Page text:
Practice Pointer #2: Five Tips On How To Get Cases

Young referring attorneys typically provide my firm with its largest and best injury cases. In turn, I enjoy teaching young trial attorneys how to manage their solo practice. In nearly sixteen years of private practice, I’ve learned by doing and now enjoy sharing my experiences.

The biggest question facing a new attorney is how to get clients.

1. Develop a concise vision of the work you would like to perform. Focus on the work that provides you satisfaction and supports a need in the community. Above all, follow your passion. Identify what inspires you about practicing law. Trial work is long and often arduous. You must be happy in your work.

2. Develop a plan for your practice that separates you from the rest. Adopt the plan as a concise marketing message. Your message should be short and purposeful. For example, my firm represents clients who have been seriously or fatally injured in auto, trucking & motorcycle accidents. I tell anyone who will listen that this is my area of expertise.

3. Talk to friends, neighbors, family members, your grocery, launderer, doctor, dentist and anyone you meet. Tell them what you do for a living. Inject your conversation with stories of people you’ve helped in your practice. Tell anyone who will listen your vision and passion for the practice. Provide them with a card and remind them to call should they or any of their friends or family ever require legal help. When they call, treat them like family. Help them with their problems with intelligent cost effective solutions. Answer routine questions at no charge. Soon, you will receive referrals from these contacts.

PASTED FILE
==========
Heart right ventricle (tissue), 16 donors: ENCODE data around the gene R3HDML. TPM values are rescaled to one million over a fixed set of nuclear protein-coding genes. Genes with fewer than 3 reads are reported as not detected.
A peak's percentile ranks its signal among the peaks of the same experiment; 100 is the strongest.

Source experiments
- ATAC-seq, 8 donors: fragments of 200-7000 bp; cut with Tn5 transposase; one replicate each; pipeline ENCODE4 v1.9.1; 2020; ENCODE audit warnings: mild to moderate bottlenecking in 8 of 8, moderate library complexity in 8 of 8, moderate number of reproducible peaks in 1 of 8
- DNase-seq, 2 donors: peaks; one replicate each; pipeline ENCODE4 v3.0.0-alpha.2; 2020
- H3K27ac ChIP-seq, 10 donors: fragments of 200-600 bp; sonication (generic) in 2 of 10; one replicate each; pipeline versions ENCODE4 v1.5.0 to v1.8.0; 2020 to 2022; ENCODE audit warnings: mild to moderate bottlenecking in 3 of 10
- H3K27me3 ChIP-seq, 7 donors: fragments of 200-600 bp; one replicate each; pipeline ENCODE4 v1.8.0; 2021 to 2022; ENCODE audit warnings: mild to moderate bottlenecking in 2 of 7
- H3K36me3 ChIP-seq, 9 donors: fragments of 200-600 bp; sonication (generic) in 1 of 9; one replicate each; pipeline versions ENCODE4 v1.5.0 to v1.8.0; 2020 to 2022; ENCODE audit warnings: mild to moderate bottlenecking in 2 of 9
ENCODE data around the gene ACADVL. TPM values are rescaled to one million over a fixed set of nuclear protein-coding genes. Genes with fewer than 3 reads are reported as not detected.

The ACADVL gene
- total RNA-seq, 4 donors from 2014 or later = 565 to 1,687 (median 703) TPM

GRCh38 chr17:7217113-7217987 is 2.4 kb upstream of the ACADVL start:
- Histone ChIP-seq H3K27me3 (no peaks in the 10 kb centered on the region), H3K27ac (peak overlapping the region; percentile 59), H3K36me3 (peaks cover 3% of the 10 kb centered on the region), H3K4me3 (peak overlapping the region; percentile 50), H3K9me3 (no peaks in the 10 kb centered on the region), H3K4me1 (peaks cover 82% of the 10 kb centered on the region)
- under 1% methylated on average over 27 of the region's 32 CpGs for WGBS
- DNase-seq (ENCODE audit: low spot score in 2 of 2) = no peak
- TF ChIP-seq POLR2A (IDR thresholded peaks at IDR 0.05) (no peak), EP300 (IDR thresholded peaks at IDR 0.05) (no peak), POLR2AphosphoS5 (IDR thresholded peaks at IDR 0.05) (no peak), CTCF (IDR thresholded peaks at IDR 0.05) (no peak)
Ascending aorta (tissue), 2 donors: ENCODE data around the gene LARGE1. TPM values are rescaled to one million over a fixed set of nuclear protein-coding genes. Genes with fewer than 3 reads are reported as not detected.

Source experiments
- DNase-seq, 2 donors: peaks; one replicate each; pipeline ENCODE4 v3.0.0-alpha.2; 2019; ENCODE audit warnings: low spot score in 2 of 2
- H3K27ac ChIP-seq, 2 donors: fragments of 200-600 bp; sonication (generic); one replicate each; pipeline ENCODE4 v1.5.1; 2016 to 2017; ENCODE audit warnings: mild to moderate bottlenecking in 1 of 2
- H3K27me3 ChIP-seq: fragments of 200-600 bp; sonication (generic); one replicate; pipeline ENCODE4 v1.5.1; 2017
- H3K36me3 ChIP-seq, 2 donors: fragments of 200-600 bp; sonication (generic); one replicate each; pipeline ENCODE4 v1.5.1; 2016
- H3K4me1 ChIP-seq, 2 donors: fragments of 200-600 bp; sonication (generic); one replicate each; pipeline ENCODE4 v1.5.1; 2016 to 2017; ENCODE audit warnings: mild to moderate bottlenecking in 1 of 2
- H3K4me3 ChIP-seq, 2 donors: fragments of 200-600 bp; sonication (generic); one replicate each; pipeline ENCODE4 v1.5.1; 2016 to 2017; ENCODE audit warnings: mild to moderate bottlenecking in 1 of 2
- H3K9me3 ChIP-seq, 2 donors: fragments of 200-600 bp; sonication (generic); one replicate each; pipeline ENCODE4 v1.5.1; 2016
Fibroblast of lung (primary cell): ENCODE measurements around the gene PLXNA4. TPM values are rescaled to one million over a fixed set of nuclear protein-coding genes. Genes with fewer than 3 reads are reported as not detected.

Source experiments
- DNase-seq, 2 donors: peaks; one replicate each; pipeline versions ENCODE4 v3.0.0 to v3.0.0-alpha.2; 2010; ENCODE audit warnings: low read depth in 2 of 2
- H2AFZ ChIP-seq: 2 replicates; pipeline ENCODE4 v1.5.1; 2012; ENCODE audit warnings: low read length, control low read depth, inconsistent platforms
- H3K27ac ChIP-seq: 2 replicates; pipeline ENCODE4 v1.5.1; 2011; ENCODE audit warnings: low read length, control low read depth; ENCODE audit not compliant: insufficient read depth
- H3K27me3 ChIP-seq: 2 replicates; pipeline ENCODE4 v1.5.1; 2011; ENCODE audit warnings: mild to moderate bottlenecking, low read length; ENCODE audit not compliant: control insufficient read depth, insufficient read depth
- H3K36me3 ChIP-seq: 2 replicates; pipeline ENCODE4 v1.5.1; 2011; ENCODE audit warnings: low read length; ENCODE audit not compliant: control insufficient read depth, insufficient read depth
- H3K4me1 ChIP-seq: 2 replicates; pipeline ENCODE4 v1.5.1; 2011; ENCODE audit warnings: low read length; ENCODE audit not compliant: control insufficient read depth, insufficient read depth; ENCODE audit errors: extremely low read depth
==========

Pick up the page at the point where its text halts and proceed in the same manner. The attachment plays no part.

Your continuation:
4. Conduct your work to achieve the best possible result on absolutely every single case you take- regardless of cost.
If you’ve never handled an injury case, take sufficient time to prepare research, identify the correct forms to use in the law library, and reach out to older more experienced injury attorneys for advice. This is true particularly for the young lawyer first starting his or her practice. Your clients will see your level of dedication and will begin to refer their friends and family.

5. Reach out to fellow attorneys for referrals. Many established attorneys will refer small injury cases to younger lawyers they trust. The primary focus of a referring attorney is to make certain their referred clients are well represented. Therefore, trust is vital to establish a referral base. Gain notoriety as the young attorney who will spare no effort or expense to craft a winning case for his clients. Once your referring attorneys see your commitment to the practice, they will trust you. They will then send you work. I often meet young attorneys who tell me stories of their work and clients. There are a few I consider to be warriors- and who have no fear. It’s those folks who gain my trust.

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